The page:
tiltbillings wrote: Dmytro wrote:
tiltbillings wrote:Actually K.R. Norman does a decent job at looking a Pali, putting is a bit later than the Buddha.
IMHO, the arguments of K.R. Norman are well summarized and dealt with in the article:
The Buddha Spoke Pāli
Stefan Karpikhttp://www.insightmeditation.org/dharme ... il2006.doc
Considering the extent of Norman's article, not very well.
Well, to add an extent, I'll just formulate clearly my opinion: the Pali of Sutta and Vinaya is mostly obviously stylized according to the needs or oral transmission, but the early verse texts, like Suttanipata, preserve the language which Buddha spoke.
The detailed arguments (affinity to the language of the Jain Canon, Ardha-Magadhi, etc.) are well formulated by the Wilhelm Geigerhttp://groups.yahoo.com/group/Pali/message/5761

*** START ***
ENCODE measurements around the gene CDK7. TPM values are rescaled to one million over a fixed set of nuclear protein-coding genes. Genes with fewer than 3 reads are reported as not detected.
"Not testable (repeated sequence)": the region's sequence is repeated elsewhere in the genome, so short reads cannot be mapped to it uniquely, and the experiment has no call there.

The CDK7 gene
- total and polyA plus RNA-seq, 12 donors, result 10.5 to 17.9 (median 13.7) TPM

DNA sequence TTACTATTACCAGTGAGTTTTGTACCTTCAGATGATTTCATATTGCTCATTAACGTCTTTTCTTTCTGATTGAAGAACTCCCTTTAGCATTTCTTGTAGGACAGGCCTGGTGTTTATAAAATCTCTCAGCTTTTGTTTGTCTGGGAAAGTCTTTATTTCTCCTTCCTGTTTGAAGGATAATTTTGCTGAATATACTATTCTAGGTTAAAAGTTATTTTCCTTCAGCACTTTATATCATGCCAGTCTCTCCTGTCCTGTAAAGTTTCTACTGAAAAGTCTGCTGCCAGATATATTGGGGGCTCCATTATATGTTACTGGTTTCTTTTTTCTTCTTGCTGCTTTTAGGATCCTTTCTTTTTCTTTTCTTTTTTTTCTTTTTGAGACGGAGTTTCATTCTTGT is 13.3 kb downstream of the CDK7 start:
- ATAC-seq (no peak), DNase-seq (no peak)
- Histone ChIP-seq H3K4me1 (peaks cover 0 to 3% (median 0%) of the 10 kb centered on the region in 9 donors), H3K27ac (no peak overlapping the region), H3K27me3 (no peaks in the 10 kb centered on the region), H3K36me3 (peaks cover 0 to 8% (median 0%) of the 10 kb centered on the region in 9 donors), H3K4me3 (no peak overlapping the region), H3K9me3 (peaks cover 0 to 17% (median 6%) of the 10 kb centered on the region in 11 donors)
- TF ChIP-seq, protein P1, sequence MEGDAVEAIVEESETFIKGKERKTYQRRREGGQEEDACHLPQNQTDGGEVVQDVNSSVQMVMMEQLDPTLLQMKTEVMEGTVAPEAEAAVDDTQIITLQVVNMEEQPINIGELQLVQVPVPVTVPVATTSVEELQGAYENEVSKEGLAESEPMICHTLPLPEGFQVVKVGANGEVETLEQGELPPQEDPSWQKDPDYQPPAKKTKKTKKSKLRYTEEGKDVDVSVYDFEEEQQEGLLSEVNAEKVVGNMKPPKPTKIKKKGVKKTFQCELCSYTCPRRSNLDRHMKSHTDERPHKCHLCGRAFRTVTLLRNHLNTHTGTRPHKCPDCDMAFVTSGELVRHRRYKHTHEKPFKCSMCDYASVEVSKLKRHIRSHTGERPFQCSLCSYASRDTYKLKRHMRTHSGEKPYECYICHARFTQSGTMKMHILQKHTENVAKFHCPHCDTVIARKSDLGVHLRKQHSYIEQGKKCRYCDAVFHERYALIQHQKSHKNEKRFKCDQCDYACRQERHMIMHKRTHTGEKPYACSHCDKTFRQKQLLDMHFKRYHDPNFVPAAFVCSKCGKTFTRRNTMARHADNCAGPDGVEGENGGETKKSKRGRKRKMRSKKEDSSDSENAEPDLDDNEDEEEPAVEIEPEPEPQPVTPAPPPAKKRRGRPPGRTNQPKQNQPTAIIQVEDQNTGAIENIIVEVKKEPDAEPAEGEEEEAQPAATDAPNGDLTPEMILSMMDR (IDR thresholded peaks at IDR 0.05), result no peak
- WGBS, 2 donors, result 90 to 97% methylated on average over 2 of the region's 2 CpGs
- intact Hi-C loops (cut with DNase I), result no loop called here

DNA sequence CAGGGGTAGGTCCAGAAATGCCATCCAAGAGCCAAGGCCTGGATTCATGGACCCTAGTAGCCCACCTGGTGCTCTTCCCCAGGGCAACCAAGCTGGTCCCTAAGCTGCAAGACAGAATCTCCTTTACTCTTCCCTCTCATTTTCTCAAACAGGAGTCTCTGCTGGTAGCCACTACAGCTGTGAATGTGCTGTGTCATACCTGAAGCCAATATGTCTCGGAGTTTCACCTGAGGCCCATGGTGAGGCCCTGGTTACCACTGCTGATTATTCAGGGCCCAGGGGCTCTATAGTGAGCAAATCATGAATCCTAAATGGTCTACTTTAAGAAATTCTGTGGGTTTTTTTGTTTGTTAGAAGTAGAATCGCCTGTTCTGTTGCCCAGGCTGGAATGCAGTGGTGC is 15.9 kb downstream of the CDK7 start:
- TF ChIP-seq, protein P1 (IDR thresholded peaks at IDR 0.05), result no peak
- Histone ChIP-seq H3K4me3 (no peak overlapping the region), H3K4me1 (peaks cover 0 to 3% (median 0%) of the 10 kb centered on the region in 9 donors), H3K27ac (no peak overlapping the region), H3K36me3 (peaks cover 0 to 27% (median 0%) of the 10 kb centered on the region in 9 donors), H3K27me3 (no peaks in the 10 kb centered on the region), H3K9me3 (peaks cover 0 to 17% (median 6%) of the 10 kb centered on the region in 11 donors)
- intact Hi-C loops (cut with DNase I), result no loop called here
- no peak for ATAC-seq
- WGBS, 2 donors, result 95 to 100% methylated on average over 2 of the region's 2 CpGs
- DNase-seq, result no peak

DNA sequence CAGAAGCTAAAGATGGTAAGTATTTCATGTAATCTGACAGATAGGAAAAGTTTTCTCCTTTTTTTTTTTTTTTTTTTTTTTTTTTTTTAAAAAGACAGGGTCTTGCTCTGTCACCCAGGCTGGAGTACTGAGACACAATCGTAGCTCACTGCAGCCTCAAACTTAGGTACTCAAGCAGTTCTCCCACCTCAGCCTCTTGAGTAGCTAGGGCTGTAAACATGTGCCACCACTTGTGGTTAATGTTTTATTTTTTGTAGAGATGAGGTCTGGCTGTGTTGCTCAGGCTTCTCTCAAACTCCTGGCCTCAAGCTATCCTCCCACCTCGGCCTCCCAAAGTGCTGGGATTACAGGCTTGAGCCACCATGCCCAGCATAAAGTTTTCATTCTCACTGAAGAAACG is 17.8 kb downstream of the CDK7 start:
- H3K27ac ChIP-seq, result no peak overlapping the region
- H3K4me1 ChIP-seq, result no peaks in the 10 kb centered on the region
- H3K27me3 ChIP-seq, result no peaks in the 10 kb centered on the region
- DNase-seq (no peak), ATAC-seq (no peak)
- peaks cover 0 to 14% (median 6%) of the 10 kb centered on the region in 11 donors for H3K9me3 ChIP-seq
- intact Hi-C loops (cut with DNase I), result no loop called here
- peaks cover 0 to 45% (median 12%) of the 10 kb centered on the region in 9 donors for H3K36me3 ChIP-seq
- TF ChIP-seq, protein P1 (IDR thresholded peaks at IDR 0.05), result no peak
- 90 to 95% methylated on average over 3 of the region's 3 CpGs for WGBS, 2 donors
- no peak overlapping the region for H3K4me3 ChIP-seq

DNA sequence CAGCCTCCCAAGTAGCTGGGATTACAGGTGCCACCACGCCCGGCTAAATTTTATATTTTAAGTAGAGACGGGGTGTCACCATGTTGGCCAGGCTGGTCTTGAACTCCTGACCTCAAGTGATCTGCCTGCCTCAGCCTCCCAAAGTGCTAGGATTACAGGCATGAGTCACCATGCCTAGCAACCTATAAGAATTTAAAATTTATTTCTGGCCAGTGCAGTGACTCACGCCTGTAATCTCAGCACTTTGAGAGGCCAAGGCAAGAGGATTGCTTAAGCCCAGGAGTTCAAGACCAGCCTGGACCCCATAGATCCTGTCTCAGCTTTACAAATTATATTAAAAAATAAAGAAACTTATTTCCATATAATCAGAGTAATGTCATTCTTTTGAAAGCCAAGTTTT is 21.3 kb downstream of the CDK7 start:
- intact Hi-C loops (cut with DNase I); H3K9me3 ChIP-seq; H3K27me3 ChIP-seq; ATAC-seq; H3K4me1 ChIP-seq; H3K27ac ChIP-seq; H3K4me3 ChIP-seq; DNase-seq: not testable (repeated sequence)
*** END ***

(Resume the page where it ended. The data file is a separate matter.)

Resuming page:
Dhammapada verse 103:
103. Yo sahassaṃ sahassena, saṅgāme mānuse jine;
Ekañca jeyyamattānaṃ, sa ve saṅgāmajuttamo.
Greater in battle than the man who would conquer a thousand-thousand men,
is he who would conquer just one — himself.
Jain Samana sutta 125:
Jo sahassam sahassanam, samgame dujjae jine.
Egam jinejja appanam, esa se paramo jao. (125)
One may conquer thousands and thousands of enemies in an invincible battle;
but the supreme victory consists in conquest over one's self.http://www.jainworld.com/scriptures/samansuttam10.asp